Go to the Labyrinth of East London Lore


East London's
Indian community

Keith Tankard
Knowledge4Africa.com
Updated: 14 October 2009
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By the mid-1890s, Indians were beginning to settle in the Cape Colony in increasing numbers, which many believed would lead to new slum communities. Indeed, the East London Town Council even petitioned Parliament to prevent this influx.

Although the Whites in South Africa viewed the Black population as a passive threat, they saw the Indians as a sophisticated and active menace to their own position in society. They were competition in trade, living space and even political influence with the Imperial authorities.

When Edward Brabant piloted the East London Municipal Bill through Parliament in 1894, he lumped the Indians with the Africans as objects of legal discrimination -- something new because the Cape's constitution did not allow discrimination on the grounds of race.

Brabant argued that they were aware of the "nuisance" caused by Asians "flooding" American and Australian towns. It was important, therefore, to prevent the same thing happening in the Colony -- and East London was setting an example for the other towns to follow.

Parliament conceded. The Municipal Act of 1895 allowed East London to force Asians into locations, while forbidding them from walking on the town's side-walks. Yet the paranoia proved to be unfounded because East London did not become a major attraction to the Indian community.

They arrived initially as refugees from the Transvaal during the Anglo-Boer War. Some also immigrated from German East Africa in 1902. By 1904, however, estimates put their total population at less than 600.

Nevertheless, the Council positively discouraged them from settling in the town by creating an Asian location as an appendage to the East Bank Location. This proved a white elephant because no Indians applied for plots there.

The municipality provided only sites, leaving the building of houses to the residents themselves. Although the Black community was accustomed to constructing its own homes, the Indians were not.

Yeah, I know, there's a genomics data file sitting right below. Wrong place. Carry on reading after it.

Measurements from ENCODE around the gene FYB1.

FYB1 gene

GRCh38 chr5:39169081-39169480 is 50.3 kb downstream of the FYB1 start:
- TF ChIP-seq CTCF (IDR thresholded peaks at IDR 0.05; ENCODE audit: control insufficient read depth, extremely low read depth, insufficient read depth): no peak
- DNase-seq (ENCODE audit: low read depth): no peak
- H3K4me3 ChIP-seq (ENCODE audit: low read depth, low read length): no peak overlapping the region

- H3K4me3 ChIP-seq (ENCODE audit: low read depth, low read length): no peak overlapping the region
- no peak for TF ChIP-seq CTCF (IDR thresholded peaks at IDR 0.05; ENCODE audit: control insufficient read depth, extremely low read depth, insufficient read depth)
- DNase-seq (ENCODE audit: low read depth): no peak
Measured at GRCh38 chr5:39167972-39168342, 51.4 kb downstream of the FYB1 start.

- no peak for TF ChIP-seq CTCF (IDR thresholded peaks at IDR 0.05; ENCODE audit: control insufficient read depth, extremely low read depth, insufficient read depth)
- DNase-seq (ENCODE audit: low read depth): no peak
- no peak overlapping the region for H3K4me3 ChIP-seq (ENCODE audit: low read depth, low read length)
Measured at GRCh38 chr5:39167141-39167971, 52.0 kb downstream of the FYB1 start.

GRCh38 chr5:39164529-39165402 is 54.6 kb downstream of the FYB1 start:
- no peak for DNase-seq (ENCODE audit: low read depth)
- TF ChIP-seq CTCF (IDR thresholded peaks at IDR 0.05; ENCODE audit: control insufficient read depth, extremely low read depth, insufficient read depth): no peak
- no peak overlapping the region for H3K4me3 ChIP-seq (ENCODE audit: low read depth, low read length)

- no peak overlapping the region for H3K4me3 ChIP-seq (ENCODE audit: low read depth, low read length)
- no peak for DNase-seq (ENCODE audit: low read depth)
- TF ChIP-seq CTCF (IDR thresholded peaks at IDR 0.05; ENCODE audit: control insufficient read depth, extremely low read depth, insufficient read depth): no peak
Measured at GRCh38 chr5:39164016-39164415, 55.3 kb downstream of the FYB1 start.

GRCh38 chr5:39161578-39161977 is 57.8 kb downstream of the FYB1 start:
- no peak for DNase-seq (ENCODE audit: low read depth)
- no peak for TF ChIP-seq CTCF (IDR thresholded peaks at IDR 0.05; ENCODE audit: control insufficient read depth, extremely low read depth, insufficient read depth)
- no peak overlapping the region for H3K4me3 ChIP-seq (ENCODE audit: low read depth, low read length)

They preferred to rent accommodation in town rather than build at the location on plots which they could not own. Indeed, if they could afford the rents, there was no law to forbid them living in the town.

The Boer War provided an unexpected boon to the municipality in the form of a concentration camp for Boer women and children. It was constructed in 1902 but, with the war soon over, the buildings were then purchased by the Town Council at half the construction cost.

The camp was thereupon turned into an Asian location in the hope that it would overcome the Indians' reluctance to build their own houses within the East Bank Location. In August 1903, the Council attempted to force the Indians to take up abode there.

This decision was controversial but there was nothing anyone could do because the municipality's action was perfectly legal. Nevertheless, the town gained the reputation for being the most racist in the Colony.

Most of the Indians had moved into the location by the end of 1904, at which point the population there peaked at 404 residents, with only about 100 Indians left within the town.

Then they learnt ways around the regulation. If they rented town accommodation at £75 annually, and as long as there were not more than six tenants in a house, the Council could not legally touch them.

From 1904 onwards, therefore, the location population steadily decreased until, by 1912, it numbered a mere 53. The Council was helpless to reverse the situation and so the Indian Location was turned into accommodation for the influx of Afrikaner Poor White families.

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